When I've had to train in difficult environments, I've heard participants denigrate their superiors and the culture of the organization. There's usually a lot of animosity that's piled up over the course of years, and employees don't mind expressing their dissent. In fact, dissent and disparagement are the course of conversation for the day--until I have to shut it down. I've found that some people just like to complain. They stay in problem mode. They say things like, "That'll never work. They don't listen to us. They don't do what we ask. We don't trust anything they say." And on and on it goes. They contribute only to the negative aspects of the feedback and rarely to anything that yields solutions. If solutions are proposed, they dismiss them with more derogatory talk. I've come to learn over the years in dealing with conflict that disagreements devolve into endless bickering because one or both parties do not know how to keep the conversation above board. In order to move past the problems, a change in the pattern of conversation has to occur.
Therefore, Rule #8 is to keep comments positive by resisting the urge to indulge in the negative. It is easy to get caught up in your own needs and point of view when opposing the other side. But if we don't look for ways to ultimately resolve our differences, the conflict goes round and round, never ending, and the problem stays alive. There are no ways to kill it because a lack of solutions is like providing oxygen to a fire. To douse that roaring flame, somebody has to pour positive power on the naysayer's putdowns.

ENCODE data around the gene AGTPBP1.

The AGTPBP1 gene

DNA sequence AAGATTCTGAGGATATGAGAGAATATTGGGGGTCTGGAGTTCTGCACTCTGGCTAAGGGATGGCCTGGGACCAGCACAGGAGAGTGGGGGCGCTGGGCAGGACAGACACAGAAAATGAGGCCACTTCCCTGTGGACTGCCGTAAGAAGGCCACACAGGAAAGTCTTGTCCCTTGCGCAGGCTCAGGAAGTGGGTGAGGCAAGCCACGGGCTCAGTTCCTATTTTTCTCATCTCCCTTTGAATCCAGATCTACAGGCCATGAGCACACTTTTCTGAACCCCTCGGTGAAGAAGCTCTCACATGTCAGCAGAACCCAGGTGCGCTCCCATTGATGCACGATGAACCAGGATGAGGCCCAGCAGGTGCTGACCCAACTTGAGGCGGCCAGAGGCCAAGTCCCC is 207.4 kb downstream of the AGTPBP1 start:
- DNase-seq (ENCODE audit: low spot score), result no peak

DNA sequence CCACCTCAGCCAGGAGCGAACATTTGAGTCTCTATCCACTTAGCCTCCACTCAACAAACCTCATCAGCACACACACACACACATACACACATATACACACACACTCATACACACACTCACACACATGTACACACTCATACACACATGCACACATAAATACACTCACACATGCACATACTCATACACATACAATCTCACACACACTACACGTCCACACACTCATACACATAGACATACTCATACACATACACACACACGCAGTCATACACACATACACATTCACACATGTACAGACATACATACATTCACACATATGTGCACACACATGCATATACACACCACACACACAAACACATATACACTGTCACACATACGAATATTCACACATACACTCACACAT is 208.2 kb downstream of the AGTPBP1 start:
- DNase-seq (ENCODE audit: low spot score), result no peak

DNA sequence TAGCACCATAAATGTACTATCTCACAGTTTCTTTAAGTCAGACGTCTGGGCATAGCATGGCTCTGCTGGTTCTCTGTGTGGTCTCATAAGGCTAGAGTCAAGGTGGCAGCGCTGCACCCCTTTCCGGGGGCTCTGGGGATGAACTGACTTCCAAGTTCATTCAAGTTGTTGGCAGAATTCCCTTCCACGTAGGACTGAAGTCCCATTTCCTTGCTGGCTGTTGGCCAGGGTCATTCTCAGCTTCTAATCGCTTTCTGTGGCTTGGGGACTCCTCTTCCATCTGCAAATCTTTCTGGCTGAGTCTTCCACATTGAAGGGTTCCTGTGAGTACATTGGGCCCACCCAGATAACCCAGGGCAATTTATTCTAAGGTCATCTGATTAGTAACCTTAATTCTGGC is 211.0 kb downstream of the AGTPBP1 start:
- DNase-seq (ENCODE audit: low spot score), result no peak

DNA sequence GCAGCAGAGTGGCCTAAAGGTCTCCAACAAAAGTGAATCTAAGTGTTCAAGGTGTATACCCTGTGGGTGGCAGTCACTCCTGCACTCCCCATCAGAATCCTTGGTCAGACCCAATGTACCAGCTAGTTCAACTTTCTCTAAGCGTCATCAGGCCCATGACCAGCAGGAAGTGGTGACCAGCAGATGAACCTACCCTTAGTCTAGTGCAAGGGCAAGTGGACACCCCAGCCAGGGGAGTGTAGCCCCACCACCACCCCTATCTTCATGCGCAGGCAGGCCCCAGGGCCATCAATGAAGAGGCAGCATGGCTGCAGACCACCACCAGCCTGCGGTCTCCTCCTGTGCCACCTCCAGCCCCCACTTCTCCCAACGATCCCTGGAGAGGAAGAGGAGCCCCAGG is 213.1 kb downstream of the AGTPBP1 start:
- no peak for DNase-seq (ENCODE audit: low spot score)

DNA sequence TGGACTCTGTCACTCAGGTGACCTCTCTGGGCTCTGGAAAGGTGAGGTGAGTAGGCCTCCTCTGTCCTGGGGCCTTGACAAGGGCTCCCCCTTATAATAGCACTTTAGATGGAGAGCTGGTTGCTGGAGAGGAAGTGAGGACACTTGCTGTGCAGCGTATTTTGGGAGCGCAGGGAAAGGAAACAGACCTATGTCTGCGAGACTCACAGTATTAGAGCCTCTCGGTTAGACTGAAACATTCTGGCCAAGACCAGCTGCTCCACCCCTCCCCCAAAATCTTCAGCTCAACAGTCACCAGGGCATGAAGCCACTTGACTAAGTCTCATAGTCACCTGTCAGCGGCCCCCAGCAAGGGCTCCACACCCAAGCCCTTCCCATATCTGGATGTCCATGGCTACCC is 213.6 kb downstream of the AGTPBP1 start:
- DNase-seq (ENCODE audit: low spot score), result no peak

Think about how disarming it would be to trade a rebuttal for a possibility. It could sound like:
Party 1: "We're just wasting our time completing this survey. They don't really care about what we think."
Party 2: "I realize nothing's improved in the past when you've been surveyed, but maybe this is the time when you'll finally be heard."
Party 1: "Why would this time be any different? They keep asking our opinion and nothing happens. Nothing changes."
Party 2: "But if you stop bringing up what needs to change, then it certainly won't. Your voice makes the difference."
Party 1: "My voice is just dust in the wind. You need to see the handwriting on the wall."
Party 2: "I do, and it reads: Help is on the way."
Party 1: "Keep dreaming."
Party 2: "I do, and that's why I have hope. You've obviously stopped dreaming because you paint this situation as hopeless. Is it? Are you?"
Party 1: "Certainly not! I never lose hope."
Party 2: "Then start speaking like you still have it."
Party 1: "Okay. I hope they'll finally respond with action after this survey."
Party 2: "Now, that's more like it."
It is hard for a person to stay negative when each negative comment is countered by a positive one. It requires more than one comeback comment, but every time you share possibilities and hope, you defeat the argument and not the party who's posing it. Try it.